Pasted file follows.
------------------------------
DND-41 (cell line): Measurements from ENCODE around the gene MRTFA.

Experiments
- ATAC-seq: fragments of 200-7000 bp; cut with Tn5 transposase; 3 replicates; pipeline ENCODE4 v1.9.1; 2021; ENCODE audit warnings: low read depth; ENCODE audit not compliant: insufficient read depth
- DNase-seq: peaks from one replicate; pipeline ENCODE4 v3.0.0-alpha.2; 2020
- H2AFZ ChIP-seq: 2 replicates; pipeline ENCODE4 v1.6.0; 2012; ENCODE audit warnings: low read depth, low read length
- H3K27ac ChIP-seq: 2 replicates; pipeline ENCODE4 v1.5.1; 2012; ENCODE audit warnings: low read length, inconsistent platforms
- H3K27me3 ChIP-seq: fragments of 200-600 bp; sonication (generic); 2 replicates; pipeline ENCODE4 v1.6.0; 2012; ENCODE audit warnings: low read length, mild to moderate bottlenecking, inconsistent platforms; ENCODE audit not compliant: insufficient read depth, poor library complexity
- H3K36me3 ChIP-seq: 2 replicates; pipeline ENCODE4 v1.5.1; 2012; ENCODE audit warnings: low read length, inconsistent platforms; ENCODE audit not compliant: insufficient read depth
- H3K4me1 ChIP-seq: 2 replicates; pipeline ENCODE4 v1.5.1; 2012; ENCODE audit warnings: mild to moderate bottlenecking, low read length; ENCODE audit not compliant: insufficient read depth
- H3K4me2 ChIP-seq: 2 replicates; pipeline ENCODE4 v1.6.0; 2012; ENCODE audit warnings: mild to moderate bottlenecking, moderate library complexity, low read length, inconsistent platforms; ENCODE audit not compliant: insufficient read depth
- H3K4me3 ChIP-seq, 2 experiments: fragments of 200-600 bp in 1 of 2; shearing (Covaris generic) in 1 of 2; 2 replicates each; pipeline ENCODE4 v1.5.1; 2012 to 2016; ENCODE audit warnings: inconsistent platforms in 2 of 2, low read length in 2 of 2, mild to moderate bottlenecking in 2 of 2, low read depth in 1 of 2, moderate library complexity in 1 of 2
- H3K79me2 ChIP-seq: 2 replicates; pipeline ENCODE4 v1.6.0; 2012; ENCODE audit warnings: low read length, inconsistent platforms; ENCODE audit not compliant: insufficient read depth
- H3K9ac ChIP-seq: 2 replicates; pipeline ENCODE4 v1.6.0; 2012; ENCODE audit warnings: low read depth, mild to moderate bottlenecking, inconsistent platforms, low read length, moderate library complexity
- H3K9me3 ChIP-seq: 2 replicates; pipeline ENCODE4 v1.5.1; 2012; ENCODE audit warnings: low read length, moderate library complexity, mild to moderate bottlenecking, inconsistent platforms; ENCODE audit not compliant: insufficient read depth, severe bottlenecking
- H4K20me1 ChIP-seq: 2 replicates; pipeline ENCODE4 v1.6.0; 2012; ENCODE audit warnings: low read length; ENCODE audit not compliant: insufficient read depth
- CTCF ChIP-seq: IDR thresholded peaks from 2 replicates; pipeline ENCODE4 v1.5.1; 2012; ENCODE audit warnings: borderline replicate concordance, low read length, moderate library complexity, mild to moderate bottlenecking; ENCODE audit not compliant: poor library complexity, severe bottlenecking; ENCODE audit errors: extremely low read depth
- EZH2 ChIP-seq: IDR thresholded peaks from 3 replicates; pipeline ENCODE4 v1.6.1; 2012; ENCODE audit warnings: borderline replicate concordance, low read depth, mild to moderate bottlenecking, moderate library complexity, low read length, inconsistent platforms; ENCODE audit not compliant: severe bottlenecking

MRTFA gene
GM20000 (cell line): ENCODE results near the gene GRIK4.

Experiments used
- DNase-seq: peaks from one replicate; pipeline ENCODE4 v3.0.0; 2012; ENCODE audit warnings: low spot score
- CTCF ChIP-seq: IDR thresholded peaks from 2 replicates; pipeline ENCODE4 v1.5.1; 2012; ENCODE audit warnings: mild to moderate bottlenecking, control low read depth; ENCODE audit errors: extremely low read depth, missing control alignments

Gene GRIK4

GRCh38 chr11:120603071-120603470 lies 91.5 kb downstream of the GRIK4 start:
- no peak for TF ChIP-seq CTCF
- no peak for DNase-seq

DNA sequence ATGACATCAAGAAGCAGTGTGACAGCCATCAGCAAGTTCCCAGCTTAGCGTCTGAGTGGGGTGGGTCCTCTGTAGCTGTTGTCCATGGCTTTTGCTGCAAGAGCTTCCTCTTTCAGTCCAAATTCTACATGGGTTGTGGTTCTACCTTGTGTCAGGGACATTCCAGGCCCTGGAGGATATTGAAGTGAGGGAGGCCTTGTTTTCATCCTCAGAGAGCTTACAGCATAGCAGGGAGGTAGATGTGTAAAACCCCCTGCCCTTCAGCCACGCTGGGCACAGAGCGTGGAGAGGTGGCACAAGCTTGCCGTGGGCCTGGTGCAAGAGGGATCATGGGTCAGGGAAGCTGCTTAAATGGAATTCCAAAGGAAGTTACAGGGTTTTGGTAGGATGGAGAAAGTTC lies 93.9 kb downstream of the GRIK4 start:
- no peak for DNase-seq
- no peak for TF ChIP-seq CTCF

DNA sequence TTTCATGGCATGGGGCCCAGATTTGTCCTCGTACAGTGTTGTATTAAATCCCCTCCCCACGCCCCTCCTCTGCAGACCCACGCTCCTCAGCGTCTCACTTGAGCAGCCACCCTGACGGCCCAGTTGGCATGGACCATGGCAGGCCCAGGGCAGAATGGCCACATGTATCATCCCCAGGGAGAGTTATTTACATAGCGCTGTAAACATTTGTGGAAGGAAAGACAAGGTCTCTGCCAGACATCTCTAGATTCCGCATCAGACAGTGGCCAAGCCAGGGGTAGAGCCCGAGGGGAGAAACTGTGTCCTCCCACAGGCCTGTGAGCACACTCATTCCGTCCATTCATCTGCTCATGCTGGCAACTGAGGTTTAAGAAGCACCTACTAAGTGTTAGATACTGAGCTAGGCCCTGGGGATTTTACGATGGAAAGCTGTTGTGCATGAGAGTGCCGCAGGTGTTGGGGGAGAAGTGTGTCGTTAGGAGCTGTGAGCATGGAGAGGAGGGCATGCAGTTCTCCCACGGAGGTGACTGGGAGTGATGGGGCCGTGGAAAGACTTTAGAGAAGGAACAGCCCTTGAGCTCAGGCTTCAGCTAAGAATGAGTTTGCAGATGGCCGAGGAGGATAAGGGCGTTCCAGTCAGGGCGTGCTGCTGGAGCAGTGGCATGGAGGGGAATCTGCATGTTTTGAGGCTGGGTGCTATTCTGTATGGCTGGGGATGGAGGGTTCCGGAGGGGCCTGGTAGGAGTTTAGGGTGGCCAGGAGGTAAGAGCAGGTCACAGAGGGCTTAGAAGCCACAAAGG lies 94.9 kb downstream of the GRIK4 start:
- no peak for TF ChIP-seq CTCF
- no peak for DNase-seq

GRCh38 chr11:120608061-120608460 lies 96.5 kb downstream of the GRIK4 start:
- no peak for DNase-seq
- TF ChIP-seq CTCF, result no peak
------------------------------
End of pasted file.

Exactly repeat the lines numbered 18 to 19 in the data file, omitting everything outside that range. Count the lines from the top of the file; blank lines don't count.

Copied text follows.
MRTFA gene
GM20000 (cell line): ENCODE results near the gene GRIK4.